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I am a Ph.D. student and presently dealing with my first paper that I had submitted to Scientific Reports.

I received back the reviewer comments together with a note from the editor asking me (as the first author) to revise and resubmit within 4 weeks (exact wording below*). However, my coauthors and I will likely not be able to finish the revision in time (there are only a few days left), and I am wondering how strictly editors stick to these deadlines, and if they are typically likely to close the submission altogether, or rather happy to accept the revision even sometime later. The editor him/herself would obviously be the best person to ask, however, I am not getting a reply to my request for an extension, and I would need to know soon whether to drop everything and just work crazy hours to get the revision to them in time.

We hope to receive your revised paper within four weeks. If you cannot send it within this time, please let us know so that we can close your file. In this event, we will still be happy to reconsider your paper at a later date as long as you haven’t submitted similar or related work elsewhere in the meantime.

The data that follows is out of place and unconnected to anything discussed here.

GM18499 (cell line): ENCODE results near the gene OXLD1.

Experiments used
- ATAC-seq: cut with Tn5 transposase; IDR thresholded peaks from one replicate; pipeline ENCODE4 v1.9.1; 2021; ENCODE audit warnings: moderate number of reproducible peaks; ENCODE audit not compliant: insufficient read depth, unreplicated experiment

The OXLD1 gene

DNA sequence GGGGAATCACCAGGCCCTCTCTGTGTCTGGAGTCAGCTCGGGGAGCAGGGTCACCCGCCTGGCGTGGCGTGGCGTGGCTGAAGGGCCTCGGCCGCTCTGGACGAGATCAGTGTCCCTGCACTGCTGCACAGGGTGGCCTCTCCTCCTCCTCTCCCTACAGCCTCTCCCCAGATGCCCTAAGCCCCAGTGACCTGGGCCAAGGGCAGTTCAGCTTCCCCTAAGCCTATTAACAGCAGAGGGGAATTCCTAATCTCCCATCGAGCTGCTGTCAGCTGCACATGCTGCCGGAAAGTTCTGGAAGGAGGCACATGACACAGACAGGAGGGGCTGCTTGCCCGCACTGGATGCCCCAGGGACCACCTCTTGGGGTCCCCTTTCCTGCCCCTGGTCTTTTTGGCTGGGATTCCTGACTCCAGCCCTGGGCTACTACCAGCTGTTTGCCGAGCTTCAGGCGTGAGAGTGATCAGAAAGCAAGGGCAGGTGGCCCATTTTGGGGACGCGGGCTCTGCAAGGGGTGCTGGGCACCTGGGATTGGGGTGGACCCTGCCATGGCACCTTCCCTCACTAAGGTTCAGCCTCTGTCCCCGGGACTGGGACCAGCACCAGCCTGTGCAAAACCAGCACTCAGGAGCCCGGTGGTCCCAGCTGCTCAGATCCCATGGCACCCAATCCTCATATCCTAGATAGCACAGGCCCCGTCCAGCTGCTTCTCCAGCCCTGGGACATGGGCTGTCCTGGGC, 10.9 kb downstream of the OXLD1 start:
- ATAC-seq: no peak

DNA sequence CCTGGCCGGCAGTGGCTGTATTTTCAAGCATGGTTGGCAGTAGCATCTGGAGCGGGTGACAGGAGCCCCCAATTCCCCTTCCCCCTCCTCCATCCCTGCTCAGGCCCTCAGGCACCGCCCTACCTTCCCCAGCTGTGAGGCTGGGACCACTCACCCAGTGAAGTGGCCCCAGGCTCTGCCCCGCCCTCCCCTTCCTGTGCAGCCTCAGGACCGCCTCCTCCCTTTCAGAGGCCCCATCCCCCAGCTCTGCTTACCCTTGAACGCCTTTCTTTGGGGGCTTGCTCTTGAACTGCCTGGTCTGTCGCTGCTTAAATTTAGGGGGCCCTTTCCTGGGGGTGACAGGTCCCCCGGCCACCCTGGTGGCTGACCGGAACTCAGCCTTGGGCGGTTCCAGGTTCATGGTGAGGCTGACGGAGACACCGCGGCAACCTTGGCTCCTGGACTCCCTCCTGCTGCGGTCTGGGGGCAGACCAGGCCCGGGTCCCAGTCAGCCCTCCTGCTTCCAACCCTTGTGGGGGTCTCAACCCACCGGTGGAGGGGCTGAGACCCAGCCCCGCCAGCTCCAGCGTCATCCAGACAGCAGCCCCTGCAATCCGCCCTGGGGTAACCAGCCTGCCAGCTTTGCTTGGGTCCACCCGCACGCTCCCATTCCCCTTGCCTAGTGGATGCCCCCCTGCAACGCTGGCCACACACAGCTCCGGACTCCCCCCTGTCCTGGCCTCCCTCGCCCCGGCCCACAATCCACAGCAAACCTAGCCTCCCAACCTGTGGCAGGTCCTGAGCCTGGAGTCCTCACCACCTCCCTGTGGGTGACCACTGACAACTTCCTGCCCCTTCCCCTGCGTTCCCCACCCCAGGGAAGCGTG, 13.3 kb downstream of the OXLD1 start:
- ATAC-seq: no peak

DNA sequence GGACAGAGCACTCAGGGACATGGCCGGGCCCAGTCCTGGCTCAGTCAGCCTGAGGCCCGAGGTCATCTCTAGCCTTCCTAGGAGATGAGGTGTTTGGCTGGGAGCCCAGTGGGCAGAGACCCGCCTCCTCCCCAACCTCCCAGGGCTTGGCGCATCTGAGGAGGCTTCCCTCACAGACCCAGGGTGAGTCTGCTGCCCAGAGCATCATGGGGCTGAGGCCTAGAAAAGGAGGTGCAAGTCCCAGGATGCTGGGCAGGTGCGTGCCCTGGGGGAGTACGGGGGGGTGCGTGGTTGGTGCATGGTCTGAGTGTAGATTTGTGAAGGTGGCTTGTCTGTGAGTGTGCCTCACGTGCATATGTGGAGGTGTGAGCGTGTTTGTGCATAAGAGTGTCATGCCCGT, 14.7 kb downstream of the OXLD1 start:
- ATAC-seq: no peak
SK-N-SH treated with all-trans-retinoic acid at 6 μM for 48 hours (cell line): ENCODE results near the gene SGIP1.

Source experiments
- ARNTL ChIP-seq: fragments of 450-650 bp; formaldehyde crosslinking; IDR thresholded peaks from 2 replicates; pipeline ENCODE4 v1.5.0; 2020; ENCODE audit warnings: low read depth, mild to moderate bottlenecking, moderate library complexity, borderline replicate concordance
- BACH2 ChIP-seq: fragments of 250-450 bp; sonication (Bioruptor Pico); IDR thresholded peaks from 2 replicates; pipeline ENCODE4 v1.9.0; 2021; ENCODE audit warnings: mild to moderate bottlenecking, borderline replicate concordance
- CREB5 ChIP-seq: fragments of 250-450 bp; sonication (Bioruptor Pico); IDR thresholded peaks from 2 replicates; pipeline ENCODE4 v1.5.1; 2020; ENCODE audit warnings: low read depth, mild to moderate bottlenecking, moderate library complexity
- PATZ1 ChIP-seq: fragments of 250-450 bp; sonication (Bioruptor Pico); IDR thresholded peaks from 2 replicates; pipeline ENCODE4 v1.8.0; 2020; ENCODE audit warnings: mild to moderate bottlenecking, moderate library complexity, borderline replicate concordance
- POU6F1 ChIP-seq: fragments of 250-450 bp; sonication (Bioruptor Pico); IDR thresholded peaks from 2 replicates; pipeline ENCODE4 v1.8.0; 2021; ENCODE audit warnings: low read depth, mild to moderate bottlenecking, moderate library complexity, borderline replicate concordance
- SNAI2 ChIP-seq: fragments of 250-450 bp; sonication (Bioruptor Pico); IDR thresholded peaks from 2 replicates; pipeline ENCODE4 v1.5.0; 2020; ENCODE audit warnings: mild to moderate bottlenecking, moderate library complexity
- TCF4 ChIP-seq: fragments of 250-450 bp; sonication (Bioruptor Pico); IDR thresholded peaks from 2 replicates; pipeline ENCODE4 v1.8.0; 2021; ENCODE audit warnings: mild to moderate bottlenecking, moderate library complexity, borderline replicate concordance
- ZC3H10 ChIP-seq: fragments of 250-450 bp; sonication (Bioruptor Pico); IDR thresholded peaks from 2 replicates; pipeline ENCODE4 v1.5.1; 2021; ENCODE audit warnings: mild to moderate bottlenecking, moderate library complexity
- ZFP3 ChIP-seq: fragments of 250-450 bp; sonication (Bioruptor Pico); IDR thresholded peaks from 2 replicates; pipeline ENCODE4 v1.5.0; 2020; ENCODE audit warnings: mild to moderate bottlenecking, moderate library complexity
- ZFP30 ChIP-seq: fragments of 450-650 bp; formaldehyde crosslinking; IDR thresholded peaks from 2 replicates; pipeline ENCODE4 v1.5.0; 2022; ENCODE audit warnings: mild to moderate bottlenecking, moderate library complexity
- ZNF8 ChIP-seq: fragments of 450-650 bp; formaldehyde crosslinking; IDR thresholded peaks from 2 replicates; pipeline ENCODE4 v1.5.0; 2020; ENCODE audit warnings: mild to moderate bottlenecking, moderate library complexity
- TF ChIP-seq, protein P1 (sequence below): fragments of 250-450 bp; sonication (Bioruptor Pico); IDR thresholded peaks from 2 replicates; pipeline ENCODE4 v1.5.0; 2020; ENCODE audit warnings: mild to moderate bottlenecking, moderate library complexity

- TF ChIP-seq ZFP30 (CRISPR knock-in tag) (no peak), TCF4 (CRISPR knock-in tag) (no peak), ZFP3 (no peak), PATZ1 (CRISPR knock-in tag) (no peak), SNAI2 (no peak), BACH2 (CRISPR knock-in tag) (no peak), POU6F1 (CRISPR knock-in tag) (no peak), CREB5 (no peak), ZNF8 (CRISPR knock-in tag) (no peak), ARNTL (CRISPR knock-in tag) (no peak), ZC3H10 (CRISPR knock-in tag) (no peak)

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    It is all about TurnAroundTime. – Coder Aug 3 '17 at 20:36
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I had the same issue with Scientific Reports and I contacted the staff asking for an extension. Here is the answer:

Dear authors, Thank you for your email. This will not be a problem – we do appreciate that some revisions do take longer than others and we would be more than happy to accommodate an extension for you. Please submit your revised manuscript when you are ready.

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These days, the publication venues are trying hard to maintain two things: (1) the quality-higher, (2) the turnaround time of the publication-lower. Both these parameters decide the popularity of the journal, which further attracts quality research from future authors.

The email that you have received focuses indirectly on the second parameter--the time from submission to acceptance. You could contribute to a small turnaround time by submitting the revision within 4 weeks. If you delay the process, then their turnaround time might get affected for the year (though one article may not impact much, it could be considered somewhat serious).

The above claim is validated by their second line in which they say "If you cannot send it within this time, please let us know so that we can close your file. In this event, we will still be happy to reconsider your paper at a later date as long as you haven’t submitted similar or related work elsewhere in the meantime."-- This is a strong statement (mark the bold text). So, now if you submit a revised version as a "new" submission, they don't have to put much effort and the article TAT will be as low as possible.

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